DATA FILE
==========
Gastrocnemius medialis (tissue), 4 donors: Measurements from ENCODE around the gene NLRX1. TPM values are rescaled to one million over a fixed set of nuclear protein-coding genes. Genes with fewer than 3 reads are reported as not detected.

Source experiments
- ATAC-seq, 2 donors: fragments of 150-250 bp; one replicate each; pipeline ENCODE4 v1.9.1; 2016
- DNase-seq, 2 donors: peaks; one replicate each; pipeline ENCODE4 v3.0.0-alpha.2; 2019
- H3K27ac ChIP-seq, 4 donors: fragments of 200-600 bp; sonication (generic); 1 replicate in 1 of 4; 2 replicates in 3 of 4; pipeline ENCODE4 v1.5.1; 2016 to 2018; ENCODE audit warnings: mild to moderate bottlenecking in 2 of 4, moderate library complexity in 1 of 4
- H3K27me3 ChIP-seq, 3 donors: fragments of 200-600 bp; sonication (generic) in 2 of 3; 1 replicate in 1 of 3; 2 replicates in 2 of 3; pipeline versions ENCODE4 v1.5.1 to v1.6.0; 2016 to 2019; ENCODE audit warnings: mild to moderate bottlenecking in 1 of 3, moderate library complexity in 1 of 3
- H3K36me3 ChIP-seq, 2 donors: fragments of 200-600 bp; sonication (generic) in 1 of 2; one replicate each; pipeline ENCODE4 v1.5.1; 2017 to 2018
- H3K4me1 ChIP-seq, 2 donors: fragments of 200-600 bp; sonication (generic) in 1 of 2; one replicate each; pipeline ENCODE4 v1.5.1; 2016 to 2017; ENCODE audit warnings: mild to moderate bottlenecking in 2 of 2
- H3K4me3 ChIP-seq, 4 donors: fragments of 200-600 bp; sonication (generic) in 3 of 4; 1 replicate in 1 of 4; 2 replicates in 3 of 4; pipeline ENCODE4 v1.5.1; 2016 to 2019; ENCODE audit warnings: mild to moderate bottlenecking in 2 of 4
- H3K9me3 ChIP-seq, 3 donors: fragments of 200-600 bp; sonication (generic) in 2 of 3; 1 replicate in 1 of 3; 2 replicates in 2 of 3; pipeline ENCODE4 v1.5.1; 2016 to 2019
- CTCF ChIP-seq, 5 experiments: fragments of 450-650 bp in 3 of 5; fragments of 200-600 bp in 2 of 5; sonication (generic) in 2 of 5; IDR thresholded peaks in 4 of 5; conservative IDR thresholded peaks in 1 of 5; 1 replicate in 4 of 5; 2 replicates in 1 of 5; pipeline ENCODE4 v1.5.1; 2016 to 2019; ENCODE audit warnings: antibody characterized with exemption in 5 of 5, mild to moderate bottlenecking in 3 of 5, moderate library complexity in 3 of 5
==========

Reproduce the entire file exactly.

Gastrocnemius medialis (tissue), 4 donors: Measurements from ENCODE around the gene NLRX1. TPM values are rescaled to one million over a fixed set of nuclear protein-coding genes. Genes with fewer than 3 reads are reported as not detected.

Source experiments
- ATAC-seq, 2 donors: fragments of 150-250 bp; one replicate each; pipeline ENCODE4 v1.9.1; 2016
- DNase-seq, 2 donors: peaks; one replicate each; pipeline ENCODE4 v3.0.0-alpha.2; 2019
- H3K27ac ChIP-seq, 4 donors: fragments of 200-600 bp; sonication (generic); 1 replicate in 1 of 4; 2 replicates in 3 of 4; pipeline ENCODE4 v1.5.1; 2016 to 2018; ENCODE audit warnings: mild to moderate bottlenecking in 2 of 4, moderate library complexity in 1 of 4
- H3K27me3 ChIP-seq, 3 donors: fragments of 200-600 bp; sonication (generic) in 2 of 3; 1 replicate in 1 of 3; 2 replicates in 2 of 3; pipeline versions ENCODE4 v1.5.1 to v1.6.0; 2016 to 2019; ENCODE audit warnings: mild to moderate bottlenecking in 1 of 3, moderate library complexity in 1 of 3
- H3K36me3 ChIP-seq, 2 donors: fragments of 200-600 bp; sonication (generic) in 1 of 2; one replicate each; pipeline ENCODE4 v1.5.1; 2017 to 2018
- H3K4me1 ChIP-seq, 2 donors: fragments of 200-600 bp; sonication (generic) in 1 of 2; one replicate each; pipeline ENCODE4 v1.5.1; 2016 to 2017; ENCODE audit warnings: mild to moderate bottlenecking in 2 of 2
- H3K4me3 ChIP-seq, 4 donors: fragments of 200-600 bp; sonication (generic) in 3 of 4; 1 replicate in 1 of 4; 2 replicates in 3 of 4; pipeline ENCODE4 v1.5.1; 2016 to 2019; ENCODE audit warnings: mild to moderate bottlenecking in 2 of 4
- H3K9me3 ChIP-seq, 3 donors: fragments of 200-600 bp; sonication (generic) in 2 of 3; 1 replicate in 1 of 3; 2 replicates in 2 of 3; pipeline ENCODE4 v1.5.1; 2016 to 2019
- CTCF ChIP-seq, 5 experiments: fragments of 450-650 bp in 3 of 5; fragments of 200-600 bp in 2 of 5; sonication (generic) in 2 of 5; IDR thresholded peaks in 4 of 5; conservative IDR thresholded peaks in 1 of 5; 1 replicate in 4 of 5; 2 replicates in 1 of 5; pipeline ENCODE4 v1.5.1; 2016 to 2019; ENCODE audit warnings: antibody characterized with exemption in 5 of 5, mild to moderate bottlenecking in 3 of 5, moderate library complexity in 3 of 5